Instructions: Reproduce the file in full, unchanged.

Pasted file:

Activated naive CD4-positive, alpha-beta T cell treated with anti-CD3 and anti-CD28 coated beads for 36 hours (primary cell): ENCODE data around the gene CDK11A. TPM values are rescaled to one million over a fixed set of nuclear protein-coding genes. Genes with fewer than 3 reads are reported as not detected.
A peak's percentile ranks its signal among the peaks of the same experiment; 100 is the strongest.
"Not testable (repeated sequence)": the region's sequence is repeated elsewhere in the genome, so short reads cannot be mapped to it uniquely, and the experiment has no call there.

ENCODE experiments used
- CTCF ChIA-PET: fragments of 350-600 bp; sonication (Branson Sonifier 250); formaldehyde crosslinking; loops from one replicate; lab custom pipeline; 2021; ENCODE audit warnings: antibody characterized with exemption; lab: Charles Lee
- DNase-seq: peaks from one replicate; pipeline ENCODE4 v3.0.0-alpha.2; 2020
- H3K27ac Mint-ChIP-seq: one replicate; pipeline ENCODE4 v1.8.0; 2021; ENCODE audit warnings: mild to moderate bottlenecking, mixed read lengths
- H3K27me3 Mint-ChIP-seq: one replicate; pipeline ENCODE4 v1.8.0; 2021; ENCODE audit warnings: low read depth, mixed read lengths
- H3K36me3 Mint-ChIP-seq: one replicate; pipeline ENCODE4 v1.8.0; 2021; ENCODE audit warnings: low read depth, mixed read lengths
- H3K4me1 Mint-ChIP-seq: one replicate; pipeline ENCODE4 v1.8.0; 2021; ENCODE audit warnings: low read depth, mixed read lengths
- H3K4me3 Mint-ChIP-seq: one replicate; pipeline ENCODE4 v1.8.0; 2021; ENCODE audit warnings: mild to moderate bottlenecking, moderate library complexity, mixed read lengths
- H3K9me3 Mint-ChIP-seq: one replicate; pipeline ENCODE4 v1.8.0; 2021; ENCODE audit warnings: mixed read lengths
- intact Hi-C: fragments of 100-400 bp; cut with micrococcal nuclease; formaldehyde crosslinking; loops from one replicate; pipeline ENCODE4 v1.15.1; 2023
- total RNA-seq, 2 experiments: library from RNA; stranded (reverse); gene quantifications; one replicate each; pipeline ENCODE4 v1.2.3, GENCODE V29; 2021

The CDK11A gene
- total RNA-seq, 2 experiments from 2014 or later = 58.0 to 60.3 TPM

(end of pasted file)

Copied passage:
Activated naive CD4-positive, alpha-beta T cell treated with anti-CD3 and anti-CD28 coated beads for 36 hours (primary cell): ENCODE data around the gene CDK11A. TPM values are rescaled to one million over a fixed set of nuclear protein-coding genes. Genes with fewer than 3 reads are reported as not detected.
A peak's percentile ranks its signal among the peaks of the same experiment; 100 is the strongest.
"Not testable (repeated sequence)": the region's sequence is repeated elsewhere in the genome, so short reads cannot be mapped to it uniquely, and the experiment has no call there.

ENCODE experiments used
- CTCF ChIA-PET: fragments of 350-600 bp; sonication (Branson Sonifier 250); formaldehyde crosslinking; loops from one replicate; lab custom pipeline; 2021; ENCODE audit warnings: antibody characterized with exemption; lab: Charles Lee
- DNase-seq: peaks from one replicate; pipeline ENCODE4 v3.0.0-alpha.2; 2020
- H3K27ac Mint-ChIP-seq: one replicate; pipeline ENCODE4 v1.8.0; 2021; ENCODE audit warnings: mild to moderate bottlenecking, mixed read lengths
- H3K27me3 Mint-ChIP-seq: one replicate; pipeline ENCODE4 v1.8.0; 2021; ENCODE audit warnings: low read depth, mixed read lengths
- H3K36me3 Mint-ChIP-seq: one replicate; pipeline ENCODE4 v1.8.0; 2021; ENCODE audit warnings: low read depth, mixed read lengths
- H3K4me1 Mint-ChIP-seq: one replicate; pipeline ENCODE4 v1.8.0; 2021; ENCODE audit warnings: low read depth, mixed read lengths
- H3K4me3 Mint-ChIP-seq: one replicate; pipeline ENCODE4 v1.8.0; 2021; ENCODE audit warnings: mild to moderate bottlenecking, moderate library complexity, mixed read lengths
- H3K9me3 Mint-ChIP-seq: one replicate; pipeline ENCODE4 v1.8.0; 2021; ENCODE audit warnings: mixed read lengths
- intact Hi-C: fragments of 100-400 bp; cut with micrococcal nuclease; formaldehyde crosslinking; loops from one replicate; pipeline ENCODE4 v1.15.1; 2023
- total RNA-seq, 2 experiments: library from RNA; stranded (reverse); gene quantifications; one replicate each; pipeline ENCODE4 v1.2.3, GENCODE V29; 2021

The CDK11A gene
- total RNA-seq, 2 experiments from 2014 or later = 58.0 to 60.3 TPM